After nearly two months of hearings and amendments, the Missoula City Council approved an ordinance banning the sale of flavored electronic tobacco products on Monday night.
The ordinance will go into effect in January within city limits, along with a five-mile radius.
Sponsors of the ordinance said it’s a needed step to address the rising use of tobacco among youth in Missoula. Making such products harder to access will reduce the odds that under-age individuals will get started, they believe.
“We are locally in a position tackling a problem that is huge,” said Heidi West, one of five sponsors of the ordinance. “I think this ordinance appropriately addresses e-cigarettes, which is clearly a huge issue in our community and also is a gateway to creating lifelong nicotine users.”
Councilors voted for the ordinance 8-4 with council members John Contos, Heather Harp, Jesse Ramos and Sandra Vasecka voting against it.
Harp said “parents should be allowed to parent” when it comes to tobacco use. Instead, there should be a focus on educating youth about the risks of tobacco and nicotine use.
“I just don’t feel that it’s my position to tell someone else what to do with their own body,” Harp said. “I feel that parents should be allowed to parent, and I understand that not all households are in that kind of situation. But I also see education coming through in many different ways, and that we can figure out ways to help young people not get addicted.”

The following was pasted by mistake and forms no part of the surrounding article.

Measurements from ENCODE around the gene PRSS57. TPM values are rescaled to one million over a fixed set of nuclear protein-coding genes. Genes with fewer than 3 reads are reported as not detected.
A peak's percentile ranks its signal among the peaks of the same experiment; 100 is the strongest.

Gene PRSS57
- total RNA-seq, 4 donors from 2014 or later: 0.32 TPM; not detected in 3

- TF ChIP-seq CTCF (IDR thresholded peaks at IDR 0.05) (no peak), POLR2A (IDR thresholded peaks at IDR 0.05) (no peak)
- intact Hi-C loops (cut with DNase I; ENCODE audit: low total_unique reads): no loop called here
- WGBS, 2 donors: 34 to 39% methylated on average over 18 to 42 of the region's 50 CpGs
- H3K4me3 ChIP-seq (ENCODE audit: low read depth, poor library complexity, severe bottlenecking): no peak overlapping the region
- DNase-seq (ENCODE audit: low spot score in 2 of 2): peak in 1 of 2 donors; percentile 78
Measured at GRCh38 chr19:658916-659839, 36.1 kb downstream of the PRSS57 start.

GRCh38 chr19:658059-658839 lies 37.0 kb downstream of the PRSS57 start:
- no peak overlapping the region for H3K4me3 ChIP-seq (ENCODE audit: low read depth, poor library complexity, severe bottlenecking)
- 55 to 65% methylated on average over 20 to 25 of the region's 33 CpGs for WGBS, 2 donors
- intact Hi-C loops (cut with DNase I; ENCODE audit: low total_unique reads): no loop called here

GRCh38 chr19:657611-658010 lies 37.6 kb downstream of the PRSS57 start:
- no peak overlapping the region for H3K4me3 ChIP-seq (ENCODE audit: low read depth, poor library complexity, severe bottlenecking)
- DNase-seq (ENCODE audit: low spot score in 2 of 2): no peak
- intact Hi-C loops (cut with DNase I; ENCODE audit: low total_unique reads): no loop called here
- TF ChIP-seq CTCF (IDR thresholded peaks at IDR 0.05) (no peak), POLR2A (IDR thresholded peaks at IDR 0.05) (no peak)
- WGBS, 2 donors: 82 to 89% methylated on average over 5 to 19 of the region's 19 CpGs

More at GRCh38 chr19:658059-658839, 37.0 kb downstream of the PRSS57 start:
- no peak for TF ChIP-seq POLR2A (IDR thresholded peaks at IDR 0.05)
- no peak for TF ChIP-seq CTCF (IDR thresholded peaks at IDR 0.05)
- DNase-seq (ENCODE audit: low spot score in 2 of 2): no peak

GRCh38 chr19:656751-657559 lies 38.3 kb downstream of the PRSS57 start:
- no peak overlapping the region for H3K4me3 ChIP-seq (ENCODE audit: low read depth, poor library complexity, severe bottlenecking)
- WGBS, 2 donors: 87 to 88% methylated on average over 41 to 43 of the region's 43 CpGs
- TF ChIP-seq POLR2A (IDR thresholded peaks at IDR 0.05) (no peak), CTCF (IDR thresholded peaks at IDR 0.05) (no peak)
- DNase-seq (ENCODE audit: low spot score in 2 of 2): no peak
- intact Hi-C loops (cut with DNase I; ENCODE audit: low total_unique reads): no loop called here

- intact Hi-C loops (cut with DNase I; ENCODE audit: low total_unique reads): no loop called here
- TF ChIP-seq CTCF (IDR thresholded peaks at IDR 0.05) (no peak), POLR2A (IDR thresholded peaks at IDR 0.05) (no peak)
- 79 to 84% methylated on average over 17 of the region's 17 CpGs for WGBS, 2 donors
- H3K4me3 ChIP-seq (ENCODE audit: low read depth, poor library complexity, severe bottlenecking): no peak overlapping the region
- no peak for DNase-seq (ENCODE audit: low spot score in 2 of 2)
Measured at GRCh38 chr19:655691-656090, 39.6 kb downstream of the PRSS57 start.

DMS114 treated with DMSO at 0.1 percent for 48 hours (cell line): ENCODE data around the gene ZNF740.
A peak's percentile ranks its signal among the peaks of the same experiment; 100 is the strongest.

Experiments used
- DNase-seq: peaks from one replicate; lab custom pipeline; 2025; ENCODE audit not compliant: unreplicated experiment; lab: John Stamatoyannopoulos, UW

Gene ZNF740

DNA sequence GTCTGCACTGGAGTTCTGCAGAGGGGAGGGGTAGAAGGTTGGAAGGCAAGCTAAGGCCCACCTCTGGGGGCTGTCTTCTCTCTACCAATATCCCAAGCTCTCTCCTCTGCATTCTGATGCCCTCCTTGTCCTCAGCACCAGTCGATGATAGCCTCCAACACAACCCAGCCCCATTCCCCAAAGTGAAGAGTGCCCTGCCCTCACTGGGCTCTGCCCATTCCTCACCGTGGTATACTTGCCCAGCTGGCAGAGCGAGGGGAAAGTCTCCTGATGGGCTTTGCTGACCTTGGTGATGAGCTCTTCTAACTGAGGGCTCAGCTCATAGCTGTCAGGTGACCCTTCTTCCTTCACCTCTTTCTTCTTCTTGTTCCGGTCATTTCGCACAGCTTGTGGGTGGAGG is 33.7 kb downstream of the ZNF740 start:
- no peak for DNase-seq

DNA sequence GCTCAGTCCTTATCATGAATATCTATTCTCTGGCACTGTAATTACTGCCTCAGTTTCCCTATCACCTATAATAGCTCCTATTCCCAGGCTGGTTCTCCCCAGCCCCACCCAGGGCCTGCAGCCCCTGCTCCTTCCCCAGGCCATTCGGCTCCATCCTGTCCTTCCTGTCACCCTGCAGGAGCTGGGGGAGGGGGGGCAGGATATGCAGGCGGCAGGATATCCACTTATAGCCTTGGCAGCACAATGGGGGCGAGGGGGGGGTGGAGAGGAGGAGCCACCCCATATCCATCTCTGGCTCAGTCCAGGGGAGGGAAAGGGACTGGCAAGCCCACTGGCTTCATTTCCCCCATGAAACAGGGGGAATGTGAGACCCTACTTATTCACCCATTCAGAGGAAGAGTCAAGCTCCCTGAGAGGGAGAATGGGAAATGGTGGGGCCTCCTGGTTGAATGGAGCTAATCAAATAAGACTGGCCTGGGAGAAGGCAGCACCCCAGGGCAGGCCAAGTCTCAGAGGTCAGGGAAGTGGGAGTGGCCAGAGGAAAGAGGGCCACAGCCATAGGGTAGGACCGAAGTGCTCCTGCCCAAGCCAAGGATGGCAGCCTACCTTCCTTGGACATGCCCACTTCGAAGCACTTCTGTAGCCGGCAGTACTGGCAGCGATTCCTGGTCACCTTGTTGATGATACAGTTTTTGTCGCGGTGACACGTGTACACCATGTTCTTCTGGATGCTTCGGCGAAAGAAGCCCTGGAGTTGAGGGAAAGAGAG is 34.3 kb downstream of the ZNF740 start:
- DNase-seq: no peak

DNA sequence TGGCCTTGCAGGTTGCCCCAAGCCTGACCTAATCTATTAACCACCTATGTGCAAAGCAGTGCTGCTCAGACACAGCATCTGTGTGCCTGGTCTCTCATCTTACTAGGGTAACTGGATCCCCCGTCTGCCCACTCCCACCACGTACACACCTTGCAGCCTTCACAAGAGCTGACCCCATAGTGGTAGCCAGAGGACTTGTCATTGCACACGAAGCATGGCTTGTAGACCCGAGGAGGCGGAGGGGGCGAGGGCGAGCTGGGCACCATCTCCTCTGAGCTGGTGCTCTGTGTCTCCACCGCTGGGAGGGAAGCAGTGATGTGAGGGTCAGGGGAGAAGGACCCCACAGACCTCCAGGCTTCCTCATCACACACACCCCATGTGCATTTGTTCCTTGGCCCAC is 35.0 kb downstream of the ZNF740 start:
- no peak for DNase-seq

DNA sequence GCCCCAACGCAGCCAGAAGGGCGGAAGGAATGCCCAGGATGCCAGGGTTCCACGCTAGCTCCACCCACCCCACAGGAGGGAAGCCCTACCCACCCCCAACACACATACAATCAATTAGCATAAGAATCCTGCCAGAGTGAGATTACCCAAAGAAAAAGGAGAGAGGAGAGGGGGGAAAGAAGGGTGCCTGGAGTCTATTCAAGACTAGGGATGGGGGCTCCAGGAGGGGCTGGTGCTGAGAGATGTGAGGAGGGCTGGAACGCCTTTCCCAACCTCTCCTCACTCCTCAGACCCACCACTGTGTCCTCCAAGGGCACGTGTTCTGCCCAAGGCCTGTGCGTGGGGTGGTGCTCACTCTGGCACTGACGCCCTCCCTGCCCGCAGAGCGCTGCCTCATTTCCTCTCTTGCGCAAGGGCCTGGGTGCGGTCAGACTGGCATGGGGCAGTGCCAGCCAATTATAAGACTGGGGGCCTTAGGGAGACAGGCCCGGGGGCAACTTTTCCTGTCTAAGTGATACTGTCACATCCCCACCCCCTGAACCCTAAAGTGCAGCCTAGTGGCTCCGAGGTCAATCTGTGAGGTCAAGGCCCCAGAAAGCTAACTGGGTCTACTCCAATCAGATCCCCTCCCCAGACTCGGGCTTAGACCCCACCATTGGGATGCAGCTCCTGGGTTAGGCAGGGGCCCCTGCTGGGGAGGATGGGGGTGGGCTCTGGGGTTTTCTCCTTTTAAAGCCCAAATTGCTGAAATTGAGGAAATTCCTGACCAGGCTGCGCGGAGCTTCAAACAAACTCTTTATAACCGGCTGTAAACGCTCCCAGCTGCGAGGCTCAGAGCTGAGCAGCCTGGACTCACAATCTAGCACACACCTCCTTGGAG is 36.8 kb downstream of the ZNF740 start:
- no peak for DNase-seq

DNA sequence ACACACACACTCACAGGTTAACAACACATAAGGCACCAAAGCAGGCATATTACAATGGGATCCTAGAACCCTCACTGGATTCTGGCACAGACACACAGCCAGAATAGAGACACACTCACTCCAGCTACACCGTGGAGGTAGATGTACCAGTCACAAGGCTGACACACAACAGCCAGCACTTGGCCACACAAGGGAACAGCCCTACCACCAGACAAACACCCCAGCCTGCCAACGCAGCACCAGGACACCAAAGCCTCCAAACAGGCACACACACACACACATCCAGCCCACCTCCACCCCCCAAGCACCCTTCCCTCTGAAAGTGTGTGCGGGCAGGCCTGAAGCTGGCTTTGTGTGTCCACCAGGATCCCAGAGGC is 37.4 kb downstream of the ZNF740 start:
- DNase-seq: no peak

The ordinance will also ban the use of self-service displays and create language to match existing state laws.
The original ordinance included a ban on all flavored tobacco, which had the support of health officials but was opposed by dozens of businesses and tobacco users. It also faced a possible lawsuit.
Amendments to the ordinance targeted only flavored e-tobacco and, as a result, it lost support from the public health community. They said the ban is “incomplete” and would create inequity in Missoula.
With it being the first ban of its kind in Montana, council member and sponsor Gwen Jones defended it.
“I think we got a well-written ordinance that I hope will stand up in court that addresses that causation factor and tries to address it,” Jones said. “And really I hope in a couple of years that there is more support holistically across Montana to address this issue more than we’re doing now. But I think it’s a good strong start, and we need to pass this ordinance, and see where it gets us in the next few years.”